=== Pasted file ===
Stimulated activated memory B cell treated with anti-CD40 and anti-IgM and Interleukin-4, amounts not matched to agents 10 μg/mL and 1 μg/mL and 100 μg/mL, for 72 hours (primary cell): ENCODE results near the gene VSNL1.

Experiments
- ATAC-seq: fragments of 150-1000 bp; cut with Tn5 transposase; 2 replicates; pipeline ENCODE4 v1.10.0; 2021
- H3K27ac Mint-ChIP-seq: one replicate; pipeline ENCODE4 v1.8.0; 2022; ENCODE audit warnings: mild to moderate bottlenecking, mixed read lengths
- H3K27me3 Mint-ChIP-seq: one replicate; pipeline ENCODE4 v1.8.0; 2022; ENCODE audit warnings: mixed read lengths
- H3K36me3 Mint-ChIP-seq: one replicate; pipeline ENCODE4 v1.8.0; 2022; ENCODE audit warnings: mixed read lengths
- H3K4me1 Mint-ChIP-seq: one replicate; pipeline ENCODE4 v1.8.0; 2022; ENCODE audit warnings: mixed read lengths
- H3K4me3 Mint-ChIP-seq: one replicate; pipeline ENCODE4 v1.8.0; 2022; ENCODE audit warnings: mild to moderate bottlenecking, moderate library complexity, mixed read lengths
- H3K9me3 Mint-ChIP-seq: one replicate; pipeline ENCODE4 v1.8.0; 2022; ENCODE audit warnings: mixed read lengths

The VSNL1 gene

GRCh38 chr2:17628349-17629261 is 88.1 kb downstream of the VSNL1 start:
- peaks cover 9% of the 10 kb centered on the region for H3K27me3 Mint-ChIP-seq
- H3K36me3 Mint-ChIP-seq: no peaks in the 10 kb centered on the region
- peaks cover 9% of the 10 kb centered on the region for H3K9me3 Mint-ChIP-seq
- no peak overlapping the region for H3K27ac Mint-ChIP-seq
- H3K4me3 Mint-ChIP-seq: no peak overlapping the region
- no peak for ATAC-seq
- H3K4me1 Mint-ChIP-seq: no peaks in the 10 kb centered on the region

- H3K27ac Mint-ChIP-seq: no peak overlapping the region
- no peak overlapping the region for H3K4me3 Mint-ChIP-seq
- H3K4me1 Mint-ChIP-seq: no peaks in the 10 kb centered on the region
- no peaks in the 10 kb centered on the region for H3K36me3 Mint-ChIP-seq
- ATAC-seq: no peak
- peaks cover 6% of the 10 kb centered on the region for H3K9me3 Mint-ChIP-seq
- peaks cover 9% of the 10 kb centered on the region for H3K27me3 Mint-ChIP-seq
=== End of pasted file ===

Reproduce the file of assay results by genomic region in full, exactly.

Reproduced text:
Stimulated activated memory B cell treated with anti-CD40 and anti-IgM and Interleukin-4, amounts not matched to agents 10 μg/mL and 1 μg/mL and 100 μg/mL, for 72 hours (primary cell): ENCODE results near the gene VSNL1.

Experiments
- ATAC-seq: fragments of 150-1000 bp; cut with Tn5 transposase; 2 replicates; pipeline ENCODE4 v1.10.0; 2021
- H3K27ac Mint-ChIP-seq: one replicate; pipeline ENCODE4 v1.8.0; 2022; ENCODE audit warnings: mild to moderate bottlenecking, mixed read lengths
- H3K27me3 Mint-ChIP-seq: one replicate; pipeline ENCODE4 v1.8.0; 2022; ENCODE audit warnings: mixed read lengths
- H3K36me3 Mint-ChIP-seq: one replicate; pipeline ENCODE4 v1.8.0; 2022; ENCODE audit warnings: mixed read lengths
- H3K4me1 Mint-ChIP-seq: one replicate; pipeline ENCODE4 v1.8.0; 2022; ENCODE audit warnings: mixed read lengths
- H3K4me3 Mint-ChIP-seq: one replicate; pipeline ENCODE4 v1.8.0; 2022; ENCODE audit warnings: mild to moderate bottlenecking, moderate library complexity, mixed read lengths
- H3K9me3 Mint-ChIP-seq: one replicate; pipeline ENCODE4 v1.8.0; 2022; ENCODE audit warnings: mixed read lengths

The VSNL1 gene

GRCh38 chr2:17628349-17629261 is 88.1 kb downstream of the VSNL1 start:
- peaks cover 9% of the 10 kb centered on the region for H3K27me3 Mint-ChIP-seq
- H3K36me3 Mint-ChIP-seq: no peaks in the 10 kb centered on the region
- peaks cover 9% of the 10 kb centered on the region for H3K9me3 Mint-ChIP-seq
- no peak overlapping the region for H3K27ac Mint-ChIP-seq
- H3K4me3 Mint-ChIP-seq: no peak overlapping the region
- no peak for ATAC-seq
- H3K4me1 Mint-ChIP-seq: no peaks in the 10 kb centered on the region

- H3K27ac Mint-ChIP-seq: no peak overlapping the region
- no peak overlapping the region for H3K4me3 Mint-ChIP-seq
- H3K4me1 Mint-ChIP-seq: no peaks in the 10 kb centered on the region
- no peaks in the 10 kb centered on the region for H3K36me3 Mint-ChIP-seq
- ATAC-seq: no peak
- peaks cover 6% of the 10 kb centered on the region for H3K9me3 Mint-ChIP-seq
- peaks cover 9% of the 10 kb centered on the region for H3K27me3 Mint-ChIP-seq